Future me benefits when current me acts thoughtfully. Before a trip, I might make the bed with fresh sheets, clean, and leave a reasonable supply of food for my return. Current me might unpack my bag completely and leave items in easy-to-find locations so future me can pack without stress for the next adventure. Current me can wax skis, clean bikes, dry out muddy running shoes, place new batteries in the headlamp, and repair a small leak in the tent, so future me launches with a higher degree of success and enjoyment.
What actions and decisions can your current team make that would set up the future team for a higher degree of impact? How often has a topic or barrier been raised that never gets resolved, knowing it will ultimately be decided once it is an emergency (burning platform)? Have you served an organization that inherited disruptions that could have been avoided by the team that proceeded your tenure? What if your gift to the board/staff/members that follow is to wrestle with the obstacles they will encounter? Even if we cannot make definitive progress, we can leave a record of how we tried to iterate and what succeeded and failed.
My hope is that current you assumes a force for good mindset so future you can focus on the work that matters.
Do the details add depth, dimension, or distraction to your journey? Do the activities engage you in a slalom, a barrier, or a brute force exercise? Do you see the individuals within the cluster, or are their commonalities so blended that they all appear the same?
We must make snap judgments and assumptions to navigate our daily wanderings. What is worthy of further evaluation, and what do we navigate in subconscious mode? One of the benefits of encountering a place from multiple directions is we might find a perspective that benefits from further investigation and comprehension.
What trip wires and circuit breakers have you established to be indicators of danger ahead? Are these signs easy to follow or obscure and challenging to comprehend? If they resonate, embed your self-interest in evaluating whether to proceed or return to find a more reliable path forward.
If you had just ten photos to take during a week-long trip, how would you decide when to snap one of these precious images? In the age of digital photos, we take multiple shots without consequence unless our storage capacity is limited or our battery life is at 1%. But our mindset changes when a natural or artificial limit governs our activity. Looking at a recent adventure, I have deleted at least seventy-five repetitive photos, poorly framed, out of focus, or unintentional. It cost me little but some editing time. However, I am hard-pressed to select my ten favorites from the trip, a challenge to cover the highlights and iconic moments.
A powerful outcome of design thinking is generating numerous ideas. Creativity and multiple mindsets allow for expanded horizons and innumerable pathways. There is a moment when we must select a limited course of action. A portion of strategic planning includes this moment of refinement. I refer to it as an ‘energy management plan’ since we only have so much capacity to focus our resources. If you had to select three areas of focus, what are they? If your three areas are raising more money and funds, I suggest those are the results of focusing on the work that matters.
I am handing you a virtual Polaroid camera. What images are you hoping to capture if given three photos to take of your organization’s strategic future? Do they capture the superpower of the organization where you are uniquely positioned to act or are they a wishlist of certainty (endowment, waitlist of potential board members, and everyone in the community is a member of the organization)?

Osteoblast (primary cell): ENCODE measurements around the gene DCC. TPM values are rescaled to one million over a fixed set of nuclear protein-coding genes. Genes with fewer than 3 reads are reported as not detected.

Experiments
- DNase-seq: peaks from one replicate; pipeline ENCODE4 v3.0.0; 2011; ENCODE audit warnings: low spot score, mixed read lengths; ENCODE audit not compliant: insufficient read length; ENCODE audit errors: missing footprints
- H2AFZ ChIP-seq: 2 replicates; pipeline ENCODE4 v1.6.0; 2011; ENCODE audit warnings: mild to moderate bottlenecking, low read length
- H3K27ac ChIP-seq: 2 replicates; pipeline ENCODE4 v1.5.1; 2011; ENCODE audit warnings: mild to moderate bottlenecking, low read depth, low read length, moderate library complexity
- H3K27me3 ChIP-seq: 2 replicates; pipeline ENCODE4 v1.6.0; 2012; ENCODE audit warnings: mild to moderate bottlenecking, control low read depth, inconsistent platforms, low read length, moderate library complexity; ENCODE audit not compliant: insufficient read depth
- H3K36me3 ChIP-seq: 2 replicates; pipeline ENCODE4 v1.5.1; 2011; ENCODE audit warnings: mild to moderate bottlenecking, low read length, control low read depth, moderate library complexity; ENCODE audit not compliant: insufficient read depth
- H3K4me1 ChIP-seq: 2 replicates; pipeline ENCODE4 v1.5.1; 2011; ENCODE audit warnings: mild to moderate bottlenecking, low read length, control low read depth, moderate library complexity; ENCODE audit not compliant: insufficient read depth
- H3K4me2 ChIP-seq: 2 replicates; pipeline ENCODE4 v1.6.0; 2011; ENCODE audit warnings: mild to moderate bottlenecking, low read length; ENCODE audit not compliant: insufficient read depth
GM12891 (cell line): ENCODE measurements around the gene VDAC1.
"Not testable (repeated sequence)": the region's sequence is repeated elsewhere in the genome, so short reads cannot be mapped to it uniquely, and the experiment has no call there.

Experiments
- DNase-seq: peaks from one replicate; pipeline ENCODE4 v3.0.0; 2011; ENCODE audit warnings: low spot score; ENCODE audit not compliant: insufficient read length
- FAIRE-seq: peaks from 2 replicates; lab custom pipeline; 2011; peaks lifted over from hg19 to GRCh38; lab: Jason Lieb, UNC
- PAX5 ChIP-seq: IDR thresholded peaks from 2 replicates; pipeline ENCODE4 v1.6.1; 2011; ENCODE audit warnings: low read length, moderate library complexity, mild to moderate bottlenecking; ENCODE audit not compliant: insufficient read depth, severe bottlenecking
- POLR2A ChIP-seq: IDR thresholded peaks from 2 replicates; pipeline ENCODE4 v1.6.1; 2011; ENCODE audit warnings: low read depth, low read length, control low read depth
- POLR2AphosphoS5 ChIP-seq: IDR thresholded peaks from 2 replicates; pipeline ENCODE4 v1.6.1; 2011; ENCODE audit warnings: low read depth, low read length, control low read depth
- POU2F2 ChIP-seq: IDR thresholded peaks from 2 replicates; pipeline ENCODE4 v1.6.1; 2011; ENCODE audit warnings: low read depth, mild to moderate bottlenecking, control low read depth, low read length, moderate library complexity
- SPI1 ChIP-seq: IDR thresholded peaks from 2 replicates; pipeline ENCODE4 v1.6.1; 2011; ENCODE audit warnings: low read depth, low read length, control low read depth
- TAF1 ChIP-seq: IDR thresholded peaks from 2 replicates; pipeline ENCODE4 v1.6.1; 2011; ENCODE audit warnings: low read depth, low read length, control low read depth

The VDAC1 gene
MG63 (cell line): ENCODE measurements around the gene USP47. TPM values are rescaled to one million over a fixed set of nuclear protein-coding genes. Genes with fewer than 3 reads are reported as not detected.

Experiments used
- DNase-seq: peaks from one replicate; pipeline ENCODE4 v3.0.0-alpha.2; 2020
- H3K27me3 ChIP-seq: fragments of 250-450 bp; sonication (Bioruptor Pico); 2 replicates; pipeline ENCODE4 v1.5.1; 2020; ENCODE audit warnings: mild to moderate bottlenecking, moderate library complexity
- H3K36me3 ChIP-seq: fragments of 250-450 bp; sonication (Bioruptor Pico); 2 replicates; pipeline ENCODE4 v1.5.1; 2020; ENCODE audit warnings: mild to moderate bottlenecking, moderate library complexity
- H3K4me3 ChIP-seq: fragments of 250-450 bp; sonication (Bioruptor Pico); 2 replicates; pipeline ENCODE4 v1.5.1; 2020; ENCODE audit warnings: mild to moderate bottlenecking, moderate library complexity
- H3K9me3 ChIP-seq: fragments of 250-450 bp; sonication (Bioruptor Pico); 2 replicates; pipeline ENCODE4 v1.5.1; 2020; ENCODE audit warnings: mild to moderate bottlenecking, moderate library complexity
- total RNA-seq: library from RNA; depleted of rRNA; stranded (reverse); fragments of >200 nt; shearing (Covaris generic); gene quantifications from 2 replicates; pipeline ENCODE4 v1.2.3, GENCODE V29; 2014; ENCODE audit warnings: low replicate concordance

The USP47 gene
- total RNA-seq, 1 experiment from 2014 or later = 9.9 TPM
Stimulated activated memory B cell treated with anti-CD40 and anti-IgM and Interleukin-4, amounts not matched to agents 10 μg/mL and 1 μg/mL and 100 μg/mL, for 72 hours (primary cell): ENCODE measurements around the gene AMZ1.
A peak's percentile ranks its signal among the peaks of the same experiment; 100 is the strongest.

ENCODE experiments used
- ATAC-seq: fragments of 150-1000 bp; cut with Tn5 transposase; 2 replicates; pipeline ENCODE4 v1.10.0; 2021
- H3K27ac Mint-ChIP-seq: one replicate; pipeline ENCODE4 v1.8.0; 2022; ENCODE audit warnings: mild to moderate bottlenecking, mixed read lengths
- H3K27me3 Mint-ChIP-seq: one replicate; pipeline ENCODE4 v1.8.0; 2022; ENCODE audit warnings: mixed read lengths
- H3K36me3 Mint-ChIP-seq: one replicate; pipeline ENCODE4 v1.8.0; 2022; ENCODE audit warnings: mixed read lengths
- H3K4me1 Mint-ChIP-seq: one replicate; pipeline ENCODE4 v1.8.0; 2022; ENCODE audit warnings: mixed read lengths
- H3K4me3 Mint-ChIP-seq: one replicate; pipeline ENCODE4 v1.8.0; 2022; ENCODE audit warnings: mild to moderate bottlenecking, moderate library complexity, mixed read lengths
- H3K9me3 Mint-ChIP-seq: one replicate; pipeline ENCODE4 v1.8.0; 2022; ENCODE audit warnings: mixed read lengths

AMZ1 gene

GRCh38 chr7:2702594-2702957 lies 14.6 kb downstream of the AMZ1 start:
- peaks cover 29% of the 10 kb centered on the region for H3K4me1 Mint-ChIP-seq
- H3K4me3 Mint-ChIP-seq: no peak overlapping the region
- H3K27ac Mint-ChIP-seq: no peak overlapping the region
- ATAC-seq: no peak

The Tui is a remarkable bird found in New Zealand and Australia. It has two voice boxes, creates a distinctive call, and can toggle between high and low variants in its song. In addition, it has a white tuff of hair on its throat that’s purpose is still being researched, an evolutionary puzzle yet to be solved.
The Tui is a symbol of the dedicated skill required to blend tactical and strategic perspectives into conversations. The strategic establishes the background and horizon line, and the tactical places the activity and focal points. How might we fuse these two framing elements into a narrative that is accessible and provides additional clarity?
How do we make time for play within our work, travels, and life? Based on research, it may represent the highest form of humanity and is essential to our evolutionary process. Animals find unstructured moments to play while balancing other vital responsibilities. However, we tend to schedule everything but play into our work plans. What if we asked how might we find more time to play? How might that change our priorities and our perception of our priorities?
What if we ride off the map? What if we explore places that we just encountered in the territories ahead? What if we let the road/trail take us somewhere? Does it increase the journey’s value or diminish our experience?
Sometimes it is not until we ask the right questions that we consider all the opportunities and challenges. Like wearing a headlamp during a hike. We do not always know what we might encounter. When illuminated, objects grab our attention that we might otherwise pass without notice.
Somebody had to figure out how to put in the first path. Then it the trail was updated and perhaps improved. Maybe another individual found a better route. Eventually, a group decided to construct a road. It was not easy, but now buses, cars, and cyclists pass without considering the obstacles.
What paths have you blazed or improved? What is their impact? Does anyone notice anymore? If they are well-designed, perhaps the purpose is not to point out what was near impossible during construction.